If you would like to order John’s pamphlet, you can find him on Facebook – send him a message, and he will post a signed copy out for the princely copy of £4 which is a bargain – the pamphlet really is a good read.

Thanks to John for letting me use his poem this week!

 

Anno Domini – John Mills

I am through with this
ambivalent shilly shallying,
this messy abrogation of responsibility
and settlement, for what I neither like
nor hate.
No more of this
piggy in the middle,
jolly sailing through life without
being one thing or the other.

It is time to step out!
To be my own man!
Let’s see.
I have worn a purple shirt
and having been a boy,
I am a very competent spitter.
So far so good.

I can do better than this.
I shall refuse to be the milch cow.
I’ll move away and see
the views I want to see.
Shatter the shackles of responsibility,
shun the pills given to combat
the bones and marrows of outrageous mis-fortune
and ease the cork out of a potion of my own
as I work my way through their inheritance.

Sunday Poem – Sarah Littlefeather Demick

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Sunday Poem – Sarah Littlefeather Demick

I’m tentatively starting this blog post by saying I’m feeling a lot better this week.  It’s been two weeks and 5 days since my emergency operation, but I’ve been gradually getting back to normal for most of this week.

I’m the first person to admit I’m not the best at taking it easy but I’ve been left with little choice after my recent adventures.  The strangest thing has been limiting myself to doing one, or at the most, two activities a day so I don’t get too tired.  Normally, I just charge about from one thing to the other, but this level of normality is not possible yet.

Monday was supposed to be a day of working on the RD1 form, but I got distracted by a poem.  It’s been sitting in my folder for a while now in first draft form, but it suddenly felt ready to be worked on.  I had loads of fun with it – it is a bit of a rant poem but it does fit with the theme of my PhD so I suppose I was kind of on task.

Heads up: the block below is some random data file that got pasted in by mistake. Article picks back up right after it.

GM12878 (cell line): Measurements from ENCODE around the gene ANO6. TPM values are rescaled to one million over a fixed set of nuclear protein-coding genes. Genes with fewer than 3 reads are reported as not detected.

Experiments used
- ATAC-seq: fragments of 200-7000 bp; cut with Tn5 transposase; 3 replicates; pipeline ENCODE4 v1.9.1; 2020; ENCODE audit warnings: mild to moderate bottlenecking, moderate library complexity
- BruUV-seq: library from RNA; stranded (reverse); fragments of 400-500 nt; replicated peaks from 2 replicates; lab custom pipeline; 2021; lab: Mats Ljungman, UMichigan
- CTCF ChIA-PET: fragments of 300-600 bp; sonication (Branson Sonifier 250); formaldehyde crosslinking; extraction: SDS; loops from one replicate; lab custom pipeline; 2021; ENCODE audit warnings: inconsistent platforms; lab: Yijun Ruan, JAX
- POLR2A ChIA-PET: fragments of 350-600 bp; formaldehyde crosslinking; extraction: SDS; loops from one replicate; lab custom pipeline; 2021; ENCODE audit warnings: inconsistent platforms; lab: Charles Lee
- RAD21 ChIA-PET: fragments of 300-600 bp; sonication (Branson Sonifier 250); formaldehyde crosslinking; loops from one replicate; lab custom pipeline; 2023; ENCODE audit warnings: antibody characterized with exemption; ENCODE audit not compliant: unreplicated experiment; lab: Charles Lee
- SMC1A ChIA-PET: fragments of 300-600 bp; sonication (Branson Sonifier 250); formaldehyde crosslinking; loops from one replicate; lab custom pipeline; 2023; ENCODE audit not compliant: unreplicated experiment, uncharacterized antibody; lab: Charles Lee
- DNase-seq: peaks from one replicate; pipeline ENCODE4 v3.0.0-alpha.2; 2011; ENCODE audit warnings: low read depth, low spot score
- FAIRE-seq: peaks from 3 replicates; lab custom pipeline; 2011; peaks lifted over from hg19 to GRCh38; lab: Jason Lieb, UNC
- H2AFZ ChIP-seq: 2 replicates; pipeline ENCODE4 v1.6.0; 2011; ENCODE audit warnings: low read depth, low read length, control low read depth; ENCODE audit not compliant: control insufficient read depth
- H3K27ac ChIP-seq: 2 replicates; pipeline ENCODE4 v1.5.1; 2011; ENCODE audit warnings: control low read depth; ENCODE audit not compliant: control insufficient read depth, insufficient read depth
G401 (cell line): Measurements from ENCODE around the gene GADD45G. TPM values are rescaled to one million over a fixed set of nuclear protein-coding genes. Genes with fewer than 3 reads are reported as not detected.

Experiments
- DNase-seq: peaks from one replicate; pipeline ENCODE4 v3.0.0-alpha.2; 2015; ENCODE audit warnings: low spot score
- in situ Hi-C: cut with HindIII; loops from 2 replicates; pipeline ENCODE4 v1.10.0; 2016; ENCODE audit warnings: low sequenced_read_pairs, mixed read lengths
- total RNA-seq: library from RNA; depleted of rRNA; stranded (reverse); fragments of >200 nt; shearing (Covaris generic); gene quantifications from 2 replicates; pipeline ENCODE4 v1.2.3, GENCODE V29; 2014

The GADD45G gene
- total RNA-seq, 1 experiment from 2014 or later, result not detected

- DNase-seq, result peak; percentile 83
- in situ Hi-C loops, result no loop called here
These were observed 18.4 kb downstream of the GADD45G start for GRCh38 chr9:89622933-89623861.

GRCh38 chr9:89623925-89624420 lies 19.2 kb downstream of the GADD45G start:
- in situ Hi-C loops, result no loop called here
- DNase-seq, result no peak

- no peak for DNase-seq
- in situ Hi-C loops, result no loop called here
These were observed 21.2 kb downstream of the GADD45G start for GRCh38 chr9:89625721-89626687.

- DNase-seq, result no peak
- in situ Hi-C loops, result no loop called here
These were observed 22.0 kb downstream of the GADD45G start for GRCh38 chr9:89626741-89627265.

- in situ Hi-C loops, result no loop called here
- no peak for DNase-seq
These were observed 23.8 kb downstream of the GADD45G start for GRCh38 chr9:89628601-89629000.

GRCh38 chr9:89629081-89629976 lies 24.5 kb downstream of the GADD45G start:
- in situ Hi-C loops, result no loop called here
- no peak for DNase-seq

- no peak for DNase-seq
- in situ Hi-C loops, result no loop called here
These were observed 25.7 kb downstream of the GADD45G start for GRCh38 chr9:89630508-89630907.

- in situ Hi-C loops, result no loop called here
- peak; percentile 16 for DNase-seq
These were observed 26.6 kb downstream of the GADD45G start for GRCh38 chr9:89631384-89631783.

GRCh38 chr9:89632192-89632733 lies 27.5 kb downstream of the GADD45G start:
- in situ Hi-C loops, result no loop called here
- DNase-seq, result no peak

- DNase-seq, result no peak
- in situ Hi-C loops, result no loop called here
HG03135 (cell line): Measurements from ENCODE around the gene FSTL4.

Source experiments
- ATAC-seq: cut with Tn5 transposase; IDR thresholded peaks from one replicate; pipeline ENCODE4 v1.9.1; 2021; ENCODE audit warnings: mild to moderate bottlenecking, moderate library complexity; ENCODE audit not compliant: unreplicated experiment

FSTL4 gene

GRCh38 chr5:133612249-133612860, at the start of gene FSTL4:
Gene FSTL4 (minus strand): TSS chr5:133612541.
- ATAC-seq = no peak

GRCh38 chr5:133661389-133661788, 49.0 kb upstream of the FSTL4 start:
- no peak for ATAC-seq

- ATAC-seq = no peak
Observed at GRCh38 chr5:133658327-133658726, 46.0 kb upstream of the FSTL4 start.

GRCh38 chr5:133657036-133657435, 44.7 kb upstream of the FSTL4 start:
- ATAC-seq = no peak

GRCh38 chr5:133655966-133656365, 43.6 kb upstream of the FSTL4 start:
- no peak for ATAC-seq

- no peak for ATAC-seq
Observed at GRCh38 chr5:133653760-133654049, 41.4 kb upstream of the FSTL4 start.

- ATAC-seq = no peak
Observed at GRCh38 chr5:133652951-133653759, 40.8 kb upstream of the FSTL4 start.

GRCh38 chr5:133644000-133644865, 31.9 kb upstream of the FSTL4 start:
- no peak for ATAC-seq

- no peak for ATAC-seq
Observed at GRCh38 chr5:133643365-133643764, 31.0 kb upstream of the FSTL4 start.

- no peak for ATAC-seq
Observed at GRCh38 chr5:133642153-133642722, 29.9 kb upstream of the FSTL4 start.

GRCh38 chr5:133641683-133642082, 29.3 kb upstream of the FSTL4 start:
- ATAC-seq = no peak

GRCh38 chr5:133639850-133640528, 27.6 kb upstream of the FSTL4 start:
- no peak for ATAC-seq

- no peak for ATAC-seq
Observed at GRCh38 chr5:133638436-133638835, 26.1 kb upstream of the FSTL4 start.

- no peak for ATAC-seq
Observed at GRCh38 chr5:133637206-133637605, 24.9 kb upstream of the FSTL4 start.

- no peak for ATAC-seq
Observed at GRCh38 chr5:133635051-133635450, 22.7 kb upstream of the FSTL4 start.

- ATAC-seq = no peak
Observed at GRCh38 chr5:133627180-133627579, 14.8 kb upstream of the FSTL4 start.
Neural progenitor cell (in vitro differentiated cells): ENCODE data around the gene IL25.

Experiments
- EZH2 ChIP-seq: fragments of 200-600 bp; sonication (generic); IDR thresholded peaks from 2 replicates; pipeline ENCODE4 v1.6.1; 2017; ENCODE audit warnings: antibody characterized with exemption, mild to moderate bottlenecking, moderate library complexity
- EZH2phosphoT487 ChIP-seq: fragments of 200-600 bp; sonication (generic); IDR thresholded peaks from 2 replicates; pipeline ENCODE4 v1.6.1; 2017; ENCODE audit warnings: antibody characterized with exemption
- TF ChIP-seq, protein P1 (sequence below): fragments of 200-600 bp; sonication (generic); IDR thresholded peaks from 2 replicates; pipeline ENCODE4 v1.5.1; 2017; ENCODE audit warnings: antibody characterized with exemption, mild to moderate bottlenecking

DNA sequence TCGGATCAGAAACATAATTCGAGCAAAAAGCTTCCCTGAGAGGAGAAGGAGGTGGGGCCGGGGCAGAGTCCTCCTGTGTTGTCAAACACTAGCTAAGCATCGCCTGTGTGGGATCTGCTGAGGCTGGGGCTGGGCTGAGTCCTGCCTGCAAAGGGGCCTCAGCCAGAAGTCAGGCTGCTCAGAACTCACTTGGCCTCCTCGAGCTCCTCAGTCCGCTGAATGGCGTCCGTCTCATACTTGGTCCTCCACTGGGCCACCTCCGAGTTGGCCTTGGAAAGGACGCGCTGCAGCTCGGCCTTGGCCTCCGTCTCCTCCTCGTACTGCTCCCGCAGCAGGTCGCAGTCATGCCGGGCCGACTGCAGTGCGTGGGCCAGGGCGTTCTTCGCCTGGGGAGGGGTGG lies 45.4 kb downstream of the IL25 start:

The poet Tony Walsh posted that he was running a poetry workshop in Barrow at a primary school a week or so ago, so I messaged him and offered him somewhere to stay for the night.  It was lovely to see Tony again – last time I saw him would have been in 2012 when we worked together on a 12 week poetry project in a men’s prison, so it was nice to catch up again and hear what Tony had been up to.

On Tuesday I spent most of the day doing a bit of PhD reading.  My lovely friend John Foggin sent me a brilliant book called ‘Man Made Language’ by Dale Spender.  It was published in the 80’s but it is kind of blowing my mind.  The first couple of pages talk about insults when directed towards men and women – that the word ‘tramp’ about a man might make you think of someone who is scruffy or dirty, possibly homeless, but the word ‘tramp’ about a woman could mean all of these things, plus negative sexual connotations.  The word ‘bachelor’ – we don’t have an equivalent word for it in English to describe a woman – the closest would be spinster, but again that has negative connotations in the way that bachelor doesn’t.

I am curious about why these observations are not more widely known – as they have been around since the 70’s/80’s.  I can accept that I am quite naive about feminist research.  I’ve only just read Kate Millet’s Sexual Politics for example, so I know I’m playing catch up all the time.

I talked to a few of my friends from my running club about it (men), and my mum (not a very representative sample I know – but you have to start somewhere) and they all said they’d not thought about it before.  I suppose it’s the problem of disseminating research into the wider society and how you go about doing this, and then what do you do with this knowledge?

I’m three quarters of the way through Man Made Language now, and really enjoying it.  On Wednesday I went to Manchester to meet the subject librarian at MMU and she showed me some techniques for more advanced searching around my subject.  I’m in a bit of a mini- panic this week about the PhD.  I reckon I’ve had nearly three weeks off with being in and out of hospital and then recovering from the operation, so I feel like I’ve got to get a move on.